Domokos also makes a point of incorporating real-world physics problems into her lectures, some of which are practical while others are pure fun. For instance, to teach static electricity, she has students rub balloons on their heads to show how electrical charges transfer to the balloons, which then creates “this cool effect, kind of like Van der Graaf generator, crazy scientist hair,” Domokos explains.
Domokos also finds unexpected lessons in science communication as she practices dancing the Argentine Tango. “The instructor tells you what you’re supposed to be doing with your body, and you’re trying to make it happen with your brain, but it’s just not happening,” she says. This experience has helped her understand students who are learning new concepts. “It takes some time to incorporate a new skill, and physics is really a new way of using your brain.”Sophia Domokos, Ph.D., Photographed by Rick Wenner.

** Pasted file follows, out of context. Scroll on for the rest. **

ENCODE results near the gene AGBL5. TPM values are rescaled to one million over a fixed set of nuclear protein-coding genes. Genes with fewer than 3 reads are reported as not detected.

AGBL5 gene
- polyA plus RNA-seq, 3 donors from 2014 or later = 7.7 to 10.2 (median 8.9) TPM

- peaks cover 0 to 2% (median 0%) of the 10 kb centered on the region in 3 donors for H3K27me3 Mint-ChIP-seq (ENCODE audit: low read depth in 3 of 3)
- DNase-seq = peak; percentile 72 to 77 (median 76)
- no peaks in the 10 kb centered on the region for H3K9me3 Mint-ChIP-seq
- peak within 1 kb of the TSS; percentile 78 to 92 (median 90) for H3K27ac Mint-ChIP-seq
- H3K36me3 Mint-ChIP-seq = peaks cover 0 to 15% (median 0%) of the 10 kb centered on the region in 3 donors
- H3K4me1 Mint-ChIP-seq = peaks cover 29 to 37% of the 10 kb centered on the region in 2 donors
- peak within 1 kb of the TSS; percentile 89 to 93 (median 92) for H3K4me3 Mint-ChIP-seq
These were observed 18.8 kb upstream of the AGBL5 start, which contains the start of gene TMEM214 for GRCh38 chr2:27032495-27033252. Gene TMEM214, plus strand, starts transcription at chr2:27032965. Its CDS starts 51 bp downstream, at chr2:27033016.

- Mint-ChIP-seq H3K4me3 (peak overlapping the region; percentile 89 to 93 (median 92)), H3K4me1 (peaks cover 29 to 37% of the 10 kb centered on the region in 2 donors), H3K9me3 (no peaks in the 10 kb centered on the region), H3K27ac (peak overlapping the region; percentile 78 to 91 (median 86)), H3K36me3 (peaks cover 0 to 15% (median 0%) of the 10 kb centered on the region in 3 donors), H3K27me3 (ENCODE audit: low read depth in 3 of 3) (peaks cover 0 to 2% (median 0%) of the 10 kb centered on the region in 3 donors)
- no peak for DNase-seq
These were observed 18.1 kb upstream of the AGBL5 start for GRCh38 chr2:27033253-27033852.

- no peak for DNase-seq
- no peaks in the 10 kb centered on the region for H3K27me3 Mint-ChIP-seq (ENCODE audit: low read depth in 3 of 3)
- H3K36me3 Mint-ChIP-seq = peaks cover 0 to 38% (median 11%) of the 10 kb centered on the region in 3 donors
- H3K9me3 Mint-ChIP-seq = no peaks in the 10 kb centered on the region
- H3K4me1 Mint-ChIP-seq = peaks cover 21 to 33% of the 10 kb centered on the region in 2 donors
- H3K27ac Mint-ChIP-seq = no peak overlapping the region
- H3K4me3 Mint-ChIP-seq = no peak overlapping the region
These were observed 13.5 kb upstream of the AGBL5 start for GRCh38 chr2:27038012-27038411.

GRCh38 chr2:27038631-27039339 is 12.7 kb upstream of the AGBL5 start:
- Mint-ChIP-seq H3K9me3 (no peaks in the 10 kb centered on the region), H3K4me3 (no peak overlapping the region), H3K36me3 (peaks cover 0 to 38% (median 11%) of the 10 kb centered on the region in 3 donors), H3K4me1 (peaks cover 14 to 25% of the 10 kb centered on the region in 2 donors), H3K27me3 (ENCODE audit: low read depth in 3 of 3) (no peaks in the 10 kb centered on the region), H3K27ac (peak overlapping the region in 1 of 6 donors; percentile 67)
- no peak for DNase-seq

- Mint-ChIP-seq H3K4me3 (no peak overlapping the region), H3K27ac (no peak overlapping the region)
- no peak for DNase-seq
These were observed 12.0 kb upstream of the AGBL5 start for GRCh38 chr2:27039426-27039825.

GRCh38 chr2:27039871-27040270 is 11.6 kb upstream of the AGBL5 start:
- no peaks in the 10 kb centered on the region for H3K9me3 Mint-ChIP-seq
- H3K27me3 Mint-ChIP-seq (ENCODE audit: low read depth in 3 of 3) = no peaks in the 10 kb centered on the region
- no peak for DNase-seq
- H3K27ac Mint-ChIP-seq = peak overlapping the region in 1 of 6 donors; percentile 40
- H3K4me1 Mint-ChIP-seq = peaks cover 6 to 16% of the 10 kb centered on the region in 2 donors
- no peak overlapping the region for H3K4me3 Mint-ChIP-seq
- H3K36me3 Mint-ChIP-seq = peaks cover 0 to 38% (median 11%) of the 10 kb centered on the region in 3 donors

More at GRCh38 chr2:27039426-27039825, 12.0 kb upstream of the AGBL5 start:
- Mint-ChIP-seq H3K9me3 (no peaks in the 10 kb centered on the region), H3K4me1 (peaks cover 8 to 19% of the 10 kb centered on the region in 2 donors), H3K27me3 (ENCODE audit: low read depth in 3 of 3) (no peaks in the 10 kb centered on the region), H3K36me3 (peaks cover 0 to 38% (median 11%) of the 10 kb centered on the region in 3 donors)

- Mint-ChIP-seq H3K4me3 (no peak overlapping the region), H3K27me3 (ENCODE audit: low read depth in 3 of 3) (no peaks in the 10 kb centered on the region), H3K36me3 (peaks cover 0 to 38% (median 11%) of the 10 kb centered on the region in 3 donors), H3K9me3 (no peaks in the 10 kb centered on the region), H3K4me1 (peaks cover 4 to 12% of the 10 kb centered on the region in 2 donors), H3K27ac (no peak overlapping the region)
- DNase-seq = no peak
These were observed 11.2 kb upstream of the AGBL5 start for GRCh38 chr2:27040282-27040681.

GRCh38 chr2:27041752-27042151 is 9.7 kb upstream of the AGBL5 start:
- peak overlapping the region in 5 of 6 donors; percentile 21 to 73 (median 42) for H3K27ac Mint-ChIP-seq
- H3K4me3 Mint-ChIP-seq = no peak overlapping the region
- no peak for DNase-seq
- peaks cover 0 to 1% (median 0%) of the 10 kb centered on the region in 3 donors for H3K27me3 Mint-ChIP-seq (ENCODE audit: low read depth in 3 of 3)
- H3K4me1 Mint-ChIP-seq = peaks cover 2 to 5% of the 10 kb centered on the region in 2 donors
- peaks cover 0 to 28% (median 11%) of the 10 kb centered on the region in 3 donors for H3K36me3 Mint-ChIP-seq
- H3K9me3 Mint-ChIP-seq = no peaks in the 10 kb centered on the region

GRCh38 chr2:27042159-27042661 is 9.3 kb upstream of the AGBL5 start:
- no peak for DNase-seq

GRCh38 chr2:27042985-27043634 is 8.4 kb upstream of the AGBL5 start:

Together with Armstrong, who is also a research associate at the American Museum of Natural History, Domokos organized the Math and Physics Student Research Symposium, a program giving New York Tech students an opportunity to present their work in physics and math.
“We started this program because knowing how to give a talk is a key skill for any scientist,” said Domokos. “It’s often through talks that other scientists first learn about your work. Explaining research to others is also a great way to understand it better yourself.”
Science as Entertainment
Armstrong also brings a bit of theater and art into the classroom mix. Before she finished her Ph.D., she and her now-husband started Reality Aside Theatre, developing science education sketch comedy and performing at schools.